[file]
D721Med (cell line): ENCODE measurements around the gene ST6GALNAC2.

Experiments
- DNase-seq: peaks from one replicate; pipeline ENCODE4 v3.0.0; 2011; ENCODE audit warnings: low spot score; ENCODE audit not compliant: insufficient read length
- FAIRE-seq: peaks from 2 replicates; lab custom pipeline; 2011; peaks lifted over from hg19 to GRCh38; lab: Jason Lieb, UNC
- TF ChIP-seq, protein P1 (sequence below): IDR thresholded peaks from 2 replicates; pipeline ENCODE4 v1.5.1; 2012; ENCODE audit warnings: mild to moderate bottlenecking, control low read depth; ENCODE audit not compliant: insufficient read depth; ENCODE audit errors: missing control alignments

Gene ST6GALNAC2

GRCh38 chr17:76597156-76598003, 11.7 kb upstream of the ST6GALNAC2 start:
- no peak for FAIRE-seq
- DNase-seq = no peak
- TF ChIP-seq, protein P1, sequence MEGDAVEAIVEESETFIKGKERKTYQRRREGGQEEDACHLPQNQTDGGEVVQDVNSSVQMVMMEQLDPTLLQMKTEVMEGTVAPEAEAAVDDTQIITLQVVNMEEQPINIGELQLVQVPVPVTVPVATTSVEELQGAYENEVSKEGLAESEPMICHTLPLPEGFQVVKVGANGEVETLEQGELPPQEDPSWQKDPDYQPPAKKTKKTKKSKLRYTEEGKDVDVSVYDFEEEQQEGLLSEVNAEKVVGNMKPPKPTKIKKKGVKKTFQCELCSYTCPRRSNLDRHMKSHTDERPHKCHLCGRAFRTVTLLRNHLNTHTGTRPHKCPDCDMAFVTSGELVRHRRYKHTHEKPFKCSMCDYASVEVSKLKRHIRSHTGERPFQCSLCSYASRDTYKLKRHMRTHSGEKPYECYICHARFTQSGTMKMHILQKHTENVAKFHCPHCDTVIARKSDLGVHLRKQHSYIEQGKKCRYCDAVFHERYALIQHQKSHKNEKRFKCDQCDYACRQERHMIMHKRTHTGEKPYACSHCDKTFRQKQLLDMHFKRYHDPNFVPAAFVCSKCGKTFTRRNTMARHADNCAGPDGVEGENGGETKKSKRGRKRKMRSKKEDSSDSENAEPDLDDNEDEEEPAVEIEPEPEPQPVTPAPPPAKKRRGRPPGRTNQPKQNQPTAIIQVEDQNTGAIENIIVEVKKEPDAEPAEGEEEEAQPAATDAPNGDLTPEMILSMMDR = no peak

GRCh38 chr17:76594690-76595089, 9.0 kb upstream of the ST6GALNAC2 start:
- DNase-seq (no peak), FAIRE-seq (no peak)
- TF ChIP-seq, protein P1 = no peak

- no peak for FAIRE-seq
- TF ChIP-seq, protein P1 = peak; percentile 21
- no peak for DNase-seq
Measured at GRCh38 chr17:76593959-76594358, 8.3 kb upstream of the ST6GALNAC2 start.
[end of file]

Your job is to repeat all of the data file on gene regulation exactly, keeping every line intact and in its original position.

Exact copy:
D721Med (cell line): ENCODE measurements around the gene ST6GALNAC2.

Experiments
- DNase-seq: peaks from one replicate; pipeline ENCODE4 v3.0.0; 2011; ENCODE audit warnings: low spot score; ENCODE audit not compliant: insufficient read length
- FAIRE-seq: peaks from 2 replicates; lab custom pipeline; 2011; peaks lifted over from hg19 to GRCh38; lab: Jason Lieb, UNC
- TF ChIP-seq, protein P1 (sequence below): IDR thresholded peaks from 2 replicates; pipeline ENCODE4 v1.5.1; 2012; ENCODE audit warnings: mild to moderate bottlenecking, control low read depth; ENCODE audit not compliant: insufficient read depth; ENCODE audit errors: missing control alignments

Gene ST6GALNAC2

GRCh38 chr17:76597156-76598003, 11.7 kb upstream of the ST6GALNAC2 start:
- no peak for FAIRE-seq
- DNase-seq = no peak
- TF ChIP-seq, protein P1, sequence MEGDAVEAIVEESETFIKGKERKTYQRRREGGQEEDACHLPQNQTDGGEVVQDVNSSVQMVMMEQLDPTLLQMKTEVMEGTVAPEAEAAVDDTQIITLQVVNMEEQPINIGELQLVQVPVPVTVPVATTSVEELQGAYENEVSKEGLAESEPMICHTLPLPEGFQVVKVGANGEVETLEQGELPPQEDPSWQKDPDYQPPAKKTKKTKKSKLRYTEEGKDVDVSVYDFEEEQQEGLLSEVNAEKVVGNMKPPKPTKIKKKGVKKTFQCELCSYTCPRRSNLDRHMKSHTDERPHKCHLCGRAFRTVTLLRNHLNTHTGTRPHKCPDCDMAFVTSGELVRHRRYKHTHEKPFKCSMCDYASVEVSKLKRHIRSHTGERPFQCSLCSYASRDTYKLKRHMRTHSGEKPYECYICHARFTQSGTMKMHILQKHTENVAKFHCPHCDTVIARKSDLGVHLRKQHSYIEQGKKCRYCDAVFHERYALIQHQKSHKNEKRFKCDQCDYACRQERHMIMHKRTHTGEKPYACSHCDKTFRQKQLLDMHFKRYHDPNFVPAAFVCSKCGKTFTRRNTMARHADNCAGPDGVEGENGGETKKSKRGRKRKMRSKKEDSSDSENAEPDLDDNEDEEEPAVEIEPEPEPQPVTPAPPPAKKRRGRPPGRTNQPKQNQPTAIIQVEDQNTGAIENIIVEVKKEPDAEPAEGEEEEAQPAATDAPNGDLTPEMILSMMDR = no peak

GRCh38 chr17:76594690-76595089, 9.0 kb upstream of the ST6GALNAC2 start:
- DNase-seq (no peak), FAIRE-seq (no peak)
- TF ChIP-seq, protein P1 = no peak

- no peak for FAIRE-seq
- TF ChIP-seq, protein P1 = peak; percentile 21
- no peak for DNase-seq
Measured at GRCh38 chr17:76593959-76594358, 8.3 kb upstream of the ST6GALNAC2 start.